How often does the task you set for outside of the live session, get used during the lecture or tutorial?
Could asking students to do something, but not giving them any opportunities to use, discuss or extend what they have discovered be demotivating?
How frustrated do you feel when you’ve spent some time developing a great presentation or topic for a meeting and the items before don’t stick to their time, so you don’t get the opportunity to present it? It feels like wasted effort. If it happens once, you might roll with it, but if it happens every time – at some point you might stop preparing for the meeting. This strategic choice about how to use time, is what many students are making each time they choose not to complete a task. They may have had experiences where they did all the work and it didn’t help, or wasn’t actually needed so they stopped doing it.
When designing your course and assigning tasks for students to do outside of the classroom think about:
- How you are going to use the task or knowledge acquired in class?
- How are students going to get real-time or rapid feedback on their understanding?
- How long it will take your student to complete the task?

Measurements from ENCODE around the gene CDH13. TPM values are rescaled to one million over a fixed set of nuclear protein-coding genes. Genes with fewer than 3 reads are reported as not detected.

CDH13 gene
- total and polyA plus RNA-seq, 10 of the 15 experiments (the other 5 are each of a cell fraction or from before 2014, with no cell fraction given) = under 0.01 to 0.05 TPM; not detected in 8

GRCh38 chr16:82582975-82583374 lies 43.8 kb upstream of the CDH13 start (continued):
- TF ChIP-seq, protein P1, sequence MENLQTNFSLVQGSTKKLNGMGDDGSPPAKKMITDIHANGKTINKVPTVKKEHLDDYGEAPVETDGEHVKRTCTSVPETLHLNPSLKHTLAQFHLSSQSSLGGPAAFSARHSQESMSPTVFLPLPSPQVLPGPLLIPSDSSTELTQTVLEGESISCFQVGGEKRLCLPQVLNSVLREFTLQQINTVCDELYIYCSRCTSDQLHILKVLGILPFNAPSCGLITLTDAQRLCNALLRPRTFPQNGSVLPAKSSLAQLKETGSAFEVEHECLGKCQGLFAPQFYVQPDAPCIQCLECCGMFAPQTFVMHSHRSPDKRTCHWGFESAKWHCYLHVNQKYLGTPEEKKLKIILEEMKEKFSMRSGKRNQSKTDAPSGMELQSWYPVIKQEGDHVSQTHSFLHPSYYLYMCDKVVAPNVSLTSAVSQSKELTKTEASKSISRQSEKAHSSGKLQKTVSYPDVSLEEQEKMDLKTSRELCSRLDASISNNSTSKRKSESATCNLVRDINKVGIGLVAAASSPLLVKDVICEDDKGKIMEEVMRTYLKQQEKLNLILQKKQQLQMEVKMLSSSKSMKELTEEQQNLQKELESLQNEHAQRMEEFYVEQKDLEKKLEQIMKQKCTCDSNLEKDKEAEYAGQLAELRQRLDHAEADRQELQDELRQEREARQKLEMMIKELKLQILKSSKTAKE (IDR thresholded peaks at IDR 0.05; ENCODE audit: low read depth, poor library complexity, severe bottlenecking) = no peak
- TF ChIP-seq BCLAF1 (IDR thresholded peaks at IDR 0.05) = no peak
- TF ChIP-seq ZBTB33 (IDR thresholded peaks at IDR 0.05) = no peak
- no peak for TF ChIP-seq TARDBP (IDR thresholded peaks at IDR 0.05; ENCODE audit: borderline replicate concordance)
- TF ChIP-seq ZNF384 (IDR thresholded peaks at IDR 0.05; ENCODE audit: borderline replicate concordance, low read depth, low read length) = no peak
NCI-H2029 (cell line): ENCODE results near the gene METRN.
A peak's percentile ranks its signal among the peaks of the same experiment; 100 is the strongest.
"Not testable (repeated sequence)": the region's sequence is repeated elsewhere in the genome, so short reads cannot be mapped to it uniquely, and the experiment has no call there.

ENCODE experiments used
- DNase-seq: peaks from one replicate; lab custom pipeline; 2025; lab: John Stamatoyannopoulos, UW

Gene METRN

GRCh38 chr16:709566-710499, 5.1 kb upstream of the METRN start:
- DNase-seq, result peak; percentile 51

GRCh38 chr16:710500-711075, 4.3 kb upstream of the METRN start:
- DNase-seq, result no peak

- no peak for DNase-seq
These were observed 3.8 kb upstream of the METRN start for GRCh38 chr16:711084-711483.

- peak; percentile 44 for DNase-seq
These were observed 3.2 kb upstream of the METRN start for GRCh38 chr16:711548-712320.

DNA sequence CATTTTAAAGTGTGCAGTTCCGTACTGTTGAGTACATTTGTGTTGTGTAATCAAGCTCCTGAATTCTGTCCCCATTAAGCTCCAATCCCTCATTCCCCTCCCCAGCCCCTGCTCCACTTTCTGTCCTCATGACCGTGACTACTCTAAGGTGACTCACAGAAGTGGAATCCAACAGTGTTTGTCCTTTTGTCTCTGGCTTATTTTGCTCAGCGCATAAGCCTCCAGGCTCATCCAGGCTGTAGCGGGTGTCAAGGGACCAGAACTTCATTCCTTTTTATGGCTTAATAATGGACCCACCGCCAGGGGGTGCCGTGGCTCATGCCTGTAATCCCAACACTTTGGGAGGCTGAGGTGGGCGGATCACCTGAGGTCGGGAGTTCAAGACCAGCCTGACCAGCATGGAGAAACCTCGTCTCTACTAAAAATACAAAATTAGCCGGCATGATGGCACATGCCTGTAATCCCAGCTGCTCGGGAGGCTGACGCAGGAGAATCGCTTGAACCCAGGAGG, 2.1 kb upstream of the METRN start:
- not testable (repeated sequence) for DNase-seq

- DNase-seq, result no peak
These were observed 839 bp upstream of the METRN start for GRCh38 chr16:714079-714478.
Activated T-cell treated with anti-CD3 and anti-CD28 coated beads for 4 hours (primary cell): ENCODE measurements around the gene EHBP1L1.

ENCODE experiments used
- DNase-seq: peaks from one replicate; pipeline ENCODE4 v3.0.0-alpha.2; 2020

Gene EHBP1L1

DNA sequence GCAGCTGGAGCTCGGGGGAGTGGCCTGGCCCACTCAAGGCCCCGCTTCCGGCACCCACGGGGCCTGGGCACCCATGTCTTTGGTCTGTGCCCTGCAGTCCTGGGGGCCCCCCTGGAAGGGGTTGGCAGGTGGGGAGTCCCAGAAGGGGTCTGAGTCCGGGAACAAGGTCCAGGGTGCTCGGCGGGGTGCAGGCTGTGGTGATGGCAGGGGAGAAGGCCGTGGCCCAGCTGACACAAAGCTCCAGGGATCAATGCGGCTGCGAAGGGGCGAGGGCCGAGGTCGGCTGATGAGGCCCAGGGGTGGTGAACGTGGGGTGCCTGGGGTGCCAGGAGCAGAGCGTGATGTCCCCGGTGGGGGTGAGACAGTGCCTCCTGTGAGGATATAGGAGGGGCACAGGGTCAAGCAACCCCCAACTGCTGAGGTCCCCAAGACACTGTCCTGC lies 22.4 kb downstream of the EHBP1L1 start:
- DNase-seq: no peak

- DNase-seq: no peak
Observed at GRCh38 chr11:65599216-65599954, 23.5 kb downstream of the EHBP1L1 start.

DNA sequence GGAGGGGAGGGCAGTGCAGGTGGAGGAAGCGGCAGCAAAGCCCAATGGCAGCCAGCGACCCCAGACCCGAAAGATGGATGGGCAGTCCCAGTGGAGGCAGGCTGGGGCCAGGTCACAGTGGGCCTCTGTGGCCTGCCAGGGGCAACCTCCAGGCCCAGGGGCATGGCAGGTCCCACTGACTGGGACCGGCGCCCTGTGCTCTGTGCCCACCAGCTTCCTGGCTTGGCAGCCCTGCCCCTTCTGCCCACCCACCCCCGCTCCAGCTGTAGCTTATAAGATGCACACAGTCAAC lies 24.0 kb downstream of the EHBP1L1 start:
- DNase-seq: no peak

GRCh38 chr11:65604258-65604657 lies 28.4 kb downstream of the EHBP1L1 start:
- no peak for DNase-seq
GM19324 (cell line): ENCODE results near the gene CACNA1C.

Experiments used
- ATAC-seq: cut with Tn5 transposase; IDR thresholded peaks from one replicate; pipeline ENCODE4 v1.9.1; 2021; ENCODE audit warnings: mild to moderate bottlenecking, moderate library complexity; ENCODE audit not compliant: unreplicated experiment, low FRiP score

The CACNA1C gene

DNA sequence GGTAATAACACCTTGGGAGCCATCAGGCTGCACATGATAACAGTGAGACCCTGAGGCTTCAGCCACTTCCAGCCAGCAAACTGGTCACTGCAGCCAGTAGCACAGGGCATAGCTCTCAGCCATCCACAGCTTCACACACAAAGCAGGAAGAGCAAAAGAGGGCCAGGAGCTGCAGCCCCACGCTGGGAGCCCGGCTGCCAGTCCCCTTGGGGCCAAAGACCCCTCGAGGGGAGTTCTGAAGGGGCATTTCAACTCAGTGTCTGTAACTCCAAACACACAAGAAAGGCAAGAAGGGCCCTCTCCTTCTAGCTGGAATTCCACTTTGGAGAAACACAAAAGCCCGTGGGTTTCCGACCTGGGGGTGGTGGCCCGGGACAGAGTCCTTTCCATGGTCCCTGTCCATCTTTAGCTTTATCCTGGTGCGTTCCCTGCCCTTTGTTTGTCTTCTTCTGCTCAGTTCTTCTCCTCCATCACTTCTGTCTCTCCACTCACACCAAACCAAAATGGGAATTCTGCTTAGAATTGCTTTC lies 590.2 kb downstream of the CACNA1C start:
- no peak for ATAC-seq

- How it contribute to their professionalism and professional identity
- What other ways students could acquire the knowledge
Rather than assigning chapter 3, as pre-reading for the 5th week consider being more specific, you don’t need student to rote learn all the information in the 30 page chapter, but figure 4 might be really critical, and the first 5 pages are actually revision from a previous subject.
This week we are moving on from <previous topic> and looking at how <new topic> might present in <professional practice example>. In the tutorial you will be working in groups we will be looking at <XXXX>. To make sure you can contribute skim Chapter 3 and either attended the lecture or watched the recording before attending.
In Chapter 3 – the first 5 pages of the chapter should be revision from last semester <course>, focus your attention on sections 3.4.6 and figure 3.4. During the tutorial you will be working in groups to solve problems relating to <topic>.
By focusing on the link between the preparation and activity and the activity to be completed together, students are more likely to attend the session prepared. By being clear in your expectation and setting a reasonable workload students will be able to more fully engage in the tasks you set. Presenting examples from or linking to professional practice, or how this task relates to industry can support students in their motivation to learn and the focus or attention they bring to completing the task.